Ripples of Loss
I was sick for the first time since Carlos died. Where was he? I anticipated gloom until I realized that Buenos Aires’ pharmacies are first aid stations.
I would not have anticipated what happened when the pharmacist was trying to help me…!
I am at Dos Escudos; someone brought a baby in his carriage. No wonder I like this Buenos Aires’ ambiance with a mix of people of all ages here—we are all neighbors here.
Martín, the server, has been spying on my typing, so he’s figured out that I speak English. I note he likes to befriend me. Although servers are very nice in this city, Martín slightly crosses a barrier—acting with more than the usual familiarity.
I am feeling naughty …
Ringing the bell of office 34 marks the beginning of my weekly internal adventure.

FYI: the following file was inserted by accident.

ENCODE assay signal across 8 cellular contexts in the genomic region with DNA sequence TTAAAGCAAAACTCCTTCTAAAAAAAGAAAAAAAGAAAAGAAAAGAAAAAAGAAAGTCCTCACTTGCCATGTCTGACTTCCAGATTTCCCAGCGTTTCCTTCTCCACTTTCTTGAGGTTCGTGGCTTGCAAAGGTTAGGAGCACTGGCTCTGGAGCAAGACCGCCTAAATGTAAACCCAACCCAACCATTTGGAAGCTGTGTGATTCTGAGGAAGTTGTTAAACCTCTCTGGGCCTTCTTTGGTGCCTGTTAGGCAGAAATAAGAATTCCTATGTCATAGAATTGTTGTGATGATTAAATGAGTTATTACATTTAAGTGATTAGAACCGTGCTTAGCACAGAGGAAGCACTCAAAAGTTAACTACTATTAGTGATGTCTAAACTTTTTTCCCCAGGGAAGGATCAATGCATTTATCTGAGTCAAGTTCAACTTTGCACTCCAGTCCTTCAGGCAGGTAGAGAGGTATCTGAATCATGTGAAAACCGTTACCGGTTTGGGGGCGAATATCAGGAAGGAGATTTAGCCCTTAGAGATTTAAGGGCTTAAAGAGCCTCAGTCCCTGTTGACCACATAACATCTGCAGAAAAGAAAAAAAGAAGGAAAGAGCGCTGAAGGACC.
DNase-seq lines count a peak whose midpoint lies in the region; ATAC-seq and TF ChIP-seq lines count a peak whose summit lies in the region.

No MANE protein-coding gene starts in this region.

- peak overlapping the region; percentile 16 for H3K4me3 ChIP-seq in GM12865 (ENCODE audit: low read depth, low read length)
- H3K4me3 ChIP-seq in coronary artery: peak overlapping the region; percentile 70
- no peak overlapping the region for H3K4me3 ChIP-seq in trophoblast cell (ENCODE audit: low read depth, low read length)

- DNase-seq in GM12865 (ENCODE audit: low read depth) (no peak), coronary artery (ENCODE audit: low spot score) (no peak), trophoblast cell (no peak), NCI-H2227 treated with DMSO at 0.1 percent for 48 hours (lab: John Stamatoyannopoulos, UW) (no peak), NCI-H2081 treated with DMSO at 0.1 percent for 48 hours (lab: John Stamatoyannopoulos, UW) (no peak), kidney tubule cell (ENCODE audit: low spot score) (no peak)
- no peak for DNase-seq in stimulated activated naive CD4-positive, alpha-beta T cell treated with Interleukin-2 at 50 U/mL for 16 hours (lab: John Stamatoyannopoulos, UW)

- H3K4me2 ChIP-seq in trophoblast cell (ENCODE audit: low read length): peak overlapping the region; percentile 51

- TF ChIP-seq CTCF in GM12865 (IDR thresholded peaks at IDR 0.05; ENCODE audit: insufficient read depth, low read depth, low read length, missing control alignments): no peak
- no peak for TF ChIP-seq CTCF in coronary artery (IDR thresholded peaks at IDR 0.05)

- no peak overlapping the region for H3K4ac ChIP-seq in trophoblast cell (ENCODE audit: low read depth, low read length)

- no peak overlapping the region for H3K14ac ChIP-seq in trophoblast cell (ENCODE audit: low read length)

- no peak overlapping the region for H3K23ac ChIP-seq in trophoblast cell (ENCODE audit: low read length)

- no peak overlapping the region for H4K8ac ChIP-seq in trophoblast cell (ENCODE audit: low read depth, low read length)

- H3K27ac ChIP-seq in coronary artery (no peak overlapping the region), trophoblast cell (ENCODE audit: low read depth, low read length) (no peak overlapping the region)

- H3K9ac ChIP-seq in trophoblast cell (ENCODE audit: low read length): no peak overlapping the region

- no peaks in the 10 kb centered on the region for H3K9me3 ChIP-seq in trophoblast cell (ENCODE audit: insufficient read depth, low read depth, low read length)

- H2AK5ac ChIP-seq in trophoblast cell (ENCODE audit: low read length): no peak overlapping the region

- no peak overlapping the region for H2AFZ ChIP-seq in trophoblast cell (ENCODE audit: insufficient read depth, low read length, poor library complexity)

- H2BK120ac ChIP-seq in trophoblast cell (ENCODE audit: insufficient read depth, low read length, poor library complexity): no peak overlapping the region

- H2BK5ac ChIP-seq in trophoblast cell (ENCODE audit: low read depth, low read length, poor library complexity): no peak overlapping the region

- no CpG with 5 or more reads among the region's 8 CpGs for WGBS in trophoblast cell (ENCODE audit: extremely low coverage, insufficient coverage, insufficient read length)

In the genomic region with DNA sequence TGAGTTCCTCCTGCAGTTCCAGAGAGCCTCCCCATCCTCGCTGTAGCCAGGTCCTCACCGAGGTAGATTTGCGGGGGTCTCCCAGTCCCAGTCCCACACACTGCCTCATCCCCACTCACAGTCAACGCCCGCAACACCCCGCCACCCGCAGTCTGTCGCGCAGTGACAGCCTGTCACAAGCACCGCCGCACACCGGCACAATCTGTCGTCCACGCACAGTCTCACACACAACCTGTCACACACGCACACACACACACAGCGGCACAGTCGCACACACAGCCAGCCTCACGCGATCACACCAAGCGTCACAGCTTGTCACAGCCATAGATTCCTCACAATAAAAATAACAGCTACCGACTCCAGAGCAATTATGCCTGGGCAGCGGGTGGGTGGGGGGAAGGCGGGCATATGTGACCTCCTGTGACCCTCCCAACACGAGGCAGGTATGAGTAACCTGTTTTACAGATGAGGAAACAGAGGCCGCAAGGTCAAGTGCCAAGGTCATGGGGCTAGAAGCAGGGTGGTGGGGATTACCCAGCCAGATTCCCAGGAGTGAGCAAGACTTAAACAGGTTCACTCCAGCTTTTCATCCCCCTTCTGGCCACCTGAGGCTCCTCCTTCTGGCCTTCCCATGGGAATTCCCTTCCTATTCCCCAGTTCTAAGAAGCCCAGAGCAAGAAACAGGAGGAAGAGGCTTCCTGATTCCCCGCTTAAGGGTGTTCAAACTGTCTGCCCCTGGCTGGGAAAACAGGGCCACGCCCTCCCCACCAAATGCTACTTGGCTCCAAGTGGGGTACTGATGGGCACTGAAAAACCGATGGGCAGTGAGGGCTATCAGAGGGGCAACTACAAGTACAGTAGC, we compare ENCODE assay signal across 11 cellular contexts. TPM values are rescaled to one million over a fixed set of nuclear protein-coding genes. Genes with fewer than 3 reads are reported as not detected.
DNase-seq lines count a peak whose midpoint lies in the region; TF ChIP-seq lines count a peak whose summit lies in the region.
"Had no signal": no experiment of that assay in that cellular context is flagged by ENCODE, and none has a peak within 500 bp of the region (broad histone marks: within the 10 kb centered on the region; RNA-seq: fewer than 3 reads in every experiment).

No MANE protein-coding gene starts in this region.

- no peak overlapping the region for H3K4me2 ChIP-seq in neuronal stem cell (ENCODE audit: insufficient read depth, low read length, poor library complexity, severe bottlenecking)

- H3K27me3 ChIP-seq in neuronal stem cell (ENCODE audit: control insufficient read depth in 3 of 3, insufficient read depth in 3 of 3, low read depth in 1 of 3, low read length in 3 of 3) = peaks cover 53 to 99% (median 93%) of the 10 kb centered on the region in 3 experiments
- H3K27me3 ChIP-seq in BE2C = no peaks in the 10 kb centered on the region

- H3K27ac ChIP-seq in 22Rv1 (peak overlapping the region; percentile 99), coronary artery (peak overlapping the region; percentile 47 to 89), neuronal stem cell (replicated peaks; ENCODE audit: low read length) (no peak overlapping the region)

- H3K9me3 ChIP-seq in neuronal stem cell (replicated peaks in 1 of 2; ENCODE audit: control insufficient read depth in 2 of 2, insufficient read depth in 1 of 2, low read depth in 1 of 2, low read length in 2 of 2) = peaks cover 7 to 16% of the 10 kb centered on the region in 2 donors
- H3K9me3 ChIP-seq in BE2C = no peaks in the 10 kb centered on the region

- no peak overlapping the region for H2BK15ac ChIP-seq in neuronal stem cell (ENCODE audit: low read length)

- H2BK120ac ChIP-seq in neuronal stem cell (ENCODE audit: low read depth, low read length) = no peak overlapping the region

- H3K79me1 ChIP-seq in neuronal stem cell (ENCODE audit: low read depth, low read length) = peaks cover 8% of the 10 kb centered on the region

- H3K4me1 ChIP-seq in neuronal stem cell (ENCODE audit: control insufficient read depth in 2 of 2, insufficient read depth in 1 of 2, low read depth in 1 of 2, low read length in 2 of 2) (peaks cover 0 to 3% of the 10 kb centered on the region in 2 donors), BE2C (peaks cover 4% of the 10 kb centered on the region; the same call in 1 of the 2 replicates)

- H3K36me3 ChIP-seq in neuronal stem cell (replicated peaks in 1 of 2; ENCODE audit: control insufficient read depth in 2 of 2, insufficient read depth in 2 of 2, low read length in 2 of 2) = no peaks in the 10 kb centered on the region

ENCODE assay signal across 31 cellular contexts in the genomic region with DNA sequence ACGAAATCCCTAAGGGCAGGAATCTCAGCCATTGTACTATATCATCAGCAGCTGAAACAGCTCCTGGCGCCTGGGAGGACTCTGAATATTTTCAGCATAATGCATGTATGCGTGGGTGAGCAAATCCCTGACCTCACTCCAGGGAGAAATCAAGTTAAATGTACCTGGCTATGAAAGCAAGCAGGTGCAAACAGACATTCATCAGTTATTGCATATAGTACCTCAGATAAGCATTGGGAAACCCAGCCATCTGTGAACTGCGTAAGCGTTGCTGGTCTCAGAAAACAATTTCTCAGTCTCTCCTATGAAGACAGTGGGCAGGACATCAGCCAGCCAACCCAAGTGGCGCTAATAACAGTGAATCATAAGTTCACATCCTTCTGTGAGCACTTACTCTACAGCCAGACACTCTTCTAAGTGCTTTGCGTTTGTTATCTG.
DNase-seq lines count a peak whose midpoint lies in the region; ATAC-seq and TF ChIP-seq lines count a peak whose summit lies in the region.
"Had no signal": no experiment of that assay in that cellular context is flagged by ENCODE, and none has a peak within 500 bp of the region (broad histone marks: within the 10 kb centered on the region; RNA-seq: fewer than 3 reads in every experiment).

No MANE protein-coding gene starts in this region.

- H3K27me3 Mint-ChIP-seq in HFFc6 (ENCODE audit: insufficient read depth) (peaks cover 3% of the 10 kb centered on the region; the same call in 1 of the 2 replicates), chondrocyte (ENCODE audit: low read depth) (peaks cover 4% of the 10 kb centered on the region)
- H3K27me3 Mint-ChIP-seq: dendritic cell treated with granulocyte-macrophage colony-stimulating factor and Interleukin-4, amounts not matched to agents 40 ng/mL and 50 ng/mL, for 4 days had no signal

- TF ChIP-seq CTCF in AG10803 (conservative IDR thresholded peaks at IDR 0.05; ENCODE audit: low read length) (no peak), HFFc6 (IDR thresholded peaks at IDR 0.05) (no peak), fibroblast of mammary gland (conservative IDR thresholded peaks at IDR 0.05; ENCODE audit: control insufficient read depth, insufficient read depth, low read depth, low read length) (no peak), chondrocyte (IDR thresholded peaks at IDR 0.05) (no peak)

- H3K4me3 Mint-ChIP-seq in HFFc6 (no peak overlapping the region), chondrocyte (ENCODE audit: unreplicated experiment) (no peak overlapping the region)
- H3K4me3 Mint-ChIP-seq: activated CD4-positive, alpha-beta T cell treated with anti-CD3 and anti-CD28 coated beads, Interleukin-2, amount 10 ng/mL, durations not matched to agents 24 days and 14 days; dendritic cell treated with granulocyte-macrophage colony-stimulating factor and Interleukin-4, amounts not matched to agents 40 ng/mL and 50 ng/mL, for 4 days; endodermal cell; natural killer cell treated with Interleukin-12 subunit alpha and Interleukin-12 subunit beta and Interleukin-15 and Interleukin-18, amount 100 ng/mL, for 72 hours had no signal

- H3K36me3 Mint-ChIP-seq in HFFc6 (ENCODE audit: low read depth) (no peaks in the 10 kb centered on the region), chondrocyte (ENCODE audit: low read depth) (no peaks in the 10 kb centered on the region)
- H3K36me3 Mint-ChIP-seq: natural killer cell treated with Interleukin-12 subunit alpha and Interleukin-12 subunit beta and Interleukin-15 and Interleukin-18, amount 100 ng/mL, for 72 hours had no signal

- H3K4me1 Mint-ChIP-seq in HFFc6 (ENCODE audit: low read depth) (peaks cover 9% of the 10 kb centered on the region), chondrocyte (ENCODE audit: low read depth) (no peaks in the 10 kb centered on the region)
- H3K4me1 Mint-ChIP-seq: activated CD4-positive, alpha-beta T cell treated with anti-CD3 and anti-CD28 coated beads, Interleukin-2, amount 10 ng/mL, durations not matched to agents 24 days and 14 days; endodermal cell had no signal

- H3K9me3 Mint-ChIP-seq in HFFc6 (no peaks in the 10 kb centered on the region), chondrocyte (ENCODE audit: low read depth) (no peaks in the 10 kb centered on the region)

I ask Dr. Novelli if I am working through my grief as I should. “I’ve been wondering. How would I know? … How far in the stages of grief process am I?” … I learn how uninformed I am.
The fear of forgetting Carlos has hounded me since he died. When I don’t cry I feel afraid that I will eventually forget him. My anxieties
are natural ripples of grief. Yet I learn unconscious dynamics behind the fear of forgetting Carlos.
As I exit the office I walk along the narrow hallway on the 3 rd floor and call the “miniature “elevator. I gave it that name because it is cozy enough for one and a half persons. Today, it is just adequate for me and the ripples of guilt that undulate in circles around me
I walk under the tall tipa trees that border the sidewalks of Buenos Aires. I remember a friend said to me: ‘Being alone must have been difficult for you.’ She cried. I could not cry. I felt guilty that no tears rolled down my cheeks. After this experience with Pamela, I wrote a poem.
She leans over and
hugs an earlier me.
My story having
broken her down.